More than 10,000 years after the Agricultural Revolution started, millions of rural smallholders across the developing world may still derive as much income from foraging forests and wildlands as from cultivating crops. These steady environmental income flows come often from public forests, and are extracted by men and women alike. However, inflexible supplies from nature, the physical hardship of harvesting, and commonly low returns limit their role as safety nets and pathways out of poverty. While their harvesting does not preclude the ongoing conversion of wildlands to agriculture, privileged access to high-quality environmental resources can become a strong local conservation motive.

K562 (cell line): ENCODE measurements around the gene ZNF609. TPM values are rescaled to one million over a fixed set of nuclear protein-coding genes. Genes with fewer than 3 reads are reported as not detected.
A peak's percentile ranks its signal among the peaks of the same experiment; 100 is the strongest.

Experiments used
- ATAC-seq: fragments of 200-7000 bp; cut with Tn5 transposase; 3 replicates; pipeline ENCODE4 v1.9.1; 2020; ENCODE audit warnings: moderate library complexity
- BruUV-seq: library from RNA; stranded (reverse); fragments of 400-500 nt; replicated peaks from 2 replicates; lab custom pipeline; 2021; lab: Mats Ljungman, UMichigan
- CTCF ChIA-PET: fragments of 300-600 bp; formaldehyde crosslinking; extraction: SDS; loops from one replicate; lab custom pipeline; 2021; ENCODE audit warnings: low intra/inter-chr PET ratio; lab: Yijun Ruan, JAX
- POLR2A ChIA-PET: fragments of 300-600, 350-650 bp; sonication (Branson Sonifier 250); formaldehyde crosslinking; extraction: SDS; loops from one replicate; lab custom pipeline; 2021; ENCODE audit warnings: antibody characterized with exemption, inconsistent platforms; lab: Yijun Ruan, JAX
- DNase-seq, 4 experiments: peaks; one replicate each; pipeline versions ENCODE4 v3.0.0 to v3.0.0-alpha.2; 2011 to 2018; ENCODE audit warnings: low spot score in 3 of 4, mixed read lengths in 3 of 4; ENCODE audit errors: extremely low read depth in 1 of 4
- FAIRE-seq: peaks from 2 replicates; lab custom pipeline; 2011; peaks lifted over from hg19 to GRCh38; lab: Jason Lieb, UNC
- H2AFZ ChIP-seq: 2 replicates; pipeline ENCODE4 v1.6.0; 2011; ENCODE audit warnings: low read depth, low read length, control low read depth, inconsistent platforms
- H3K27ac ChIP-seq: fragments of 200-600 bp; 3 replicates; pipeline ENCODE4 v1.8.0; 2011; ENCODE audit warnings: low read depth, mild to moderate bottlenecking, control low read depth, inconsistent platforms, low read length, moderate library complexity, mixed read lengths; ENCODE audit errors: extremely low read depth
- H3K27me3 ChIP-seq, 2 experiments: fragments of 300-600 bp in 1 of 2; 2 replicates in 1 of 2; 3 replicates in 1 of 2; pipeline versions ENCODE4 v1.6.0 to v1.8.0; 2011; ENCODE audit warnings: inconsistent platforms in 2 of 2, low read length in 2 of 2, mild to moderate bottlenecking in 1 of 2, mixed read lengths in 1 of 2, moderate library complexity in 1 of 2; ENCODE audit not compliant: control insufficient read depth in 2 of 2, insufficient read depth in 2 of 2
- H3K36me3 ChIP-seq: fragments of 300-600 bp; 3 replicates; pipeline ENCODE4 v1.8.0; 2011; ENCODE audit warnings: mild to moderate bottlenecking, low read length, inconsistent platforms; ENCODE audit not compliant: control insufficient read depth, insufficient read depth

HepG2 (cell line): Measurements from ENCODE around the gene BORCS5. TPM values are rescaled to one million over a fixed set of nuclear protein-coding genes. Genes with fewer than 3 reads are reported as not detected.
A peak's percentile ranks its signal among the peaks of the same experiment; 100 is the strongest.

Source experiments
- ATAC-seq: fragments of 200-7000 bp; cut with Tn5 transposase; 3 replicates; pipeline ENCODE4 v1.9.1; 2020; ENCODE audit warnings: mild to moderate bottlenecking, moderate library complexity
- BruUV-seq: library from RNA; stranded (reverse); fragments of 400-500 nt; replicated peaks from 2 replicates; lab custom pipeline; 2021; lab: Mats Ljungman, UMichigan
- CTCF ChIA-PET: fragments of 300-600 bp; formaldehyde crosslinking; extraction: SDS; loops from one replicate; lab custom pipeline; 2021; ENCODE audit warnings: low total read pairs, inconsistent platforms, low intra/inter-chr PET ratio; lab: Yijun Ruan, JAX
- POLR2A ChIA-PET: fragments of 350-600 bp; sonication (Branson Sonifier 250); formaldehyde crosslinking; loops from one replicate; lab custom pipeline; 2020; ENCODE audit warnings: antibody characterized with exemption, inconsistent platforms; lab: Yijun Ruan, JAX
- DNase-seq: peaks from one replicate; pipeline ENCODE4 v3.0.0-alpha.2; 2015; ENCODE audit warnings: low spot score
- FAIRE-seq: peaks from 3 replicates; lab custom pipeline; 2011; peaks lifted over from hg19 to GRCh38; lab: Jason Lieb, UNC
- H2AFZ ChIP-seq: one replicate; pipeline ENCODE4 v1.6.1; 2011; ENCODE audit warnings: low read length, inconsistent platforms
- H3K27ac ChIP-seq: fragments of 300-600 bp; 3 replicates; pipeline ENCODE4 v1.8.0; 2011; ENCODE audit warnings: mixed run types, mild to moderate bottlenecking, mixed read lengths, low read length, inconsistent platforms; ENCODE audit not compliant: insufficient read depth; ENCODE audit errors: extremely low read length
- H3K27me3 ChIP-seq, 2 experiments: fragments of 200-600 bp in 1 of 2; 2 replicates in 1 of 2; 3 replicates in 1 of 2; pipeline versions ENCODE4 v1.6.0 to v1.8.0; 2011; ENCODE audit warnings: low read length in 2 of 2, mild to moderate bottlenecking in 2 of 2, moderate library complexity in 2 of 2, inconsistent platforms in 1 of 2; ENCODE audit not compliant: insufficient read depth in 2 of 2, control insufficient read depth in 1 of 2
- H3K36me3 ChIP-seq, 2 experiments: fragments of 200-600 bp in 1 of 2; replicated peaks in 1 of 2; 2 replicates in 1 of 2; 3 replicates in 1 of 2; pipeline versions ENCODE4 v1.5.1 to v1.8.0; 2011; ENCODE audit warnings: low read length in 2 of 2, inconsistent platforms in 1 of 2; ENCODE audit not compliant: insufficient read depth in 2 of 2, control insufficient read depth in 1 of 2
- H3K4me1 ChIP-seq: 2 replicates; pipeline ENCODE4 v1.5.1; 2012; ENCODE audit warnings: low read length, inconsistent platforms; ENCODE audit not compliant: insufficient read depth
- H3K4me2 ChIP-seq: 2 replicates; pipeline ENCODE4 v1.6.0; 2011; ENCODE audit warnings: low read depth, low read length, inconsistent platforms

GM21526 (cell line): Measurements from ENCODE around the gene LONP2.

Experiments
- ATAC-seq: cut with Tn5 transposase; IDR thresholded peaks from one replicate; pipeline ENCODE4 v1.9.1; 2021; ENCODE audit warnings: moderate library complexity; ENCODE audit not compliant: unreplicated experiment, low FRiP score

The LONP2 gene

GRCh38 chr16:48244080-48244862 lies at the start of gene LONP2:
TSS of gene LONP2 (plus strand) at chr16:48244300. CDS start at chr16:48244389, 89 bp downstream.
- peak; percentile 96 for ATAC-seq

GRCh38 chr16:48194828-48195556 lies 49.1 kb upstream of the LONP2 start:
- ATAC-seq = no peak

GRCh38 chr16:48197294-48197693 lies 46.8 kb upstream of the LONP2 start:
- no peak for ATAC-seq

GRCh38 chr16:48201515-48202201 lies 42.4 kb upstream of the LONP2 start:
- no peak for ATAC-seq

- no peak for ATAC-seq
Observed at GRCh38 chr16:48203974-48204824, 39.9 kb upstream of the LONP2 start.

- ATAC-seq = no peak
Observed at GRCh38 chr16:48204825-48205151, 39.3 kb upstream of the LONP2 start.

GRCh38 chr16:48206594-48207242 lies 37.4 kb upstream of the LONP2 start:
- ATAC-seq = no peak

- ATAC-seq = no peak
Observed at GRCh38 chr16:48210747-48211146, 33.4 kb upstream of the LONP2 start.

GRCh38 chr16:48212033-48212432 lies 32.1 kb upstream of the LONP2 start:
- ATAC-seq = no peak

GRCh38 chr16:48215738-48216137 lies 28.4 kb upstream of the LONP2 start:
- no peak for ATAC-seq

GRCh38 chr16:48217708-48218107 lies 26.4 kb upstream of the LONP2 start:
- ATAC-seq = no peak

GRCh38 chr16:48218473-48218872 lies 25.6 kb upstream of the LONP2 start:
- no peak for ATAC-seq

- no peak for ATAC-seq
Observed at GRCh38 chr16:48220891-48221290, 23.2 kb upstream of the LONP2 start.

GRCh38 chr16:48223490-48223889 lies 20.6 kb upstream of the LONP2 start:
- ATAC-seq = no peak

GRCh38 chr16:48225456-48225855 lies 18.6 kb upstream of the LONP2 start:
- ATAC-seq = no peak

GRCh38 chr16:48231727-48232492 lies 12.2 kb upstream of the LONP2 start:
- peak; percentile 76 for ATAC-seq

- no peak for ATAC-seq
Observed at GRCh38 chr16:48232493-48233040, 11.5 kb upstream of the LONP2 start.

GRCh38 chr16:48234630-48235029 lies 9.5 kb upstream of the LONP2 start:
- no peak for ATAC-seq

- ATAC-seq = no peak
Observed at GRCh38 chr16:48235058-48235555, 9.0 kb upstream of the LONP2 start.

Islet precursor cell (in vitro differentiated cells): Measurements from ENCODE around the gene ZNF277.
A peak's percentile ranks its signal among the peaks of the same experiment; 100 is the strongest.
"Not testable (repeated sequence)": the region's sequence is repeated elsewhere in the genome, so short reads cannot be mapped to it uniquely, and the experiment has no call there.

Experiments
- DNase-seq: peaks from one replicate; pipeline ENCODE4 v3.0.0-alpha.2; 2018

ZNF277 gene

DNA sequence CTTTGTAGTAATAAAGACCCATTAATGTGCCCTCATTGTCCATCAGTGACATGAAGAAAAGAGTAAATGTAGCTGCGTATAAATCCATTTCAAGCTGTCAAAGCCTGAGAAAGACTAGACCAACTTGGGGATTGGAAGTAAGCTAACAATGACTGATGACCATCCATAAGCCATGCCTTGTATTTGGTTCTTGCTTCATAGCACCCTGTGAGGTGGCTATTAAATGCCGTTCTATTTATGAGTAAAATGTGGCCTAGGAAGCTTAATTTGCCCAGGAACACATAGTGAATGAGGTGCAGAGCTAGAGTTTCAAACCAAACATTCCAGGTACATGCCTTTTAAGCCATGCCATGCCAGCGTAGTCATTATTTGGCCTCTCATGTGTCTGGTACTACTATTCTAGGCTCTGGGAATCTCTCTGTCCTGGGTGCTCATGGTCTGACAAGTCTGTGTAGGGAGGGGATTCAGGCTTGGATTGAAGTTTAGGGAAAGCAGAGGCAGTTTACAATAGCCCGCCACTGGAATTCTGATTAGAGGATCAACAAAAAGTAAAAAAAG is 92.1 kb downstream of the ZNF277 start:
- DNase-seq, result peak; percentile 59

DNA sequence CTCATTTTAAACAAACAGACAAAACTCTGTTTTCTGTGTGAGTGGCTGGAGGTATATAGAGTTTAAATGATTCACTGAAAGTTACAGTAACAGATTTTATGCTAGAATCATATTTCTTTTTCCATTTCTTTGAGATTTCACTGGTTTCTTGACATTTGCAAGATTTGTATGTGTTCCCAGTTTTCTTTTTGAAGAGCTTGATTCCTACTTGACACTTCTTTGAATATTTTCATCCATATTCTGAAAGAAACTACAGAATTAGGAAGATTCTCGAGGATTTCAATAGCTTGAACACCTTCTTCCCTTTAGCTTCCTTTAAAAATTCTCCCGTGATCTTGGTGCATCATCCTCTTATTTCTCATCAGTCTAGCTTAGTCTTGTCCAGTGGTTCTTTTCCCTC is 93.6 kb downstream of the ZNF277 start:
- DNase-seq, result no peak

Topic: poverty, smallholders, income, environment, livelihoods, forests, conservation
Publication Year: 2014
Source: World Development 64(Supplement 1): S1-S11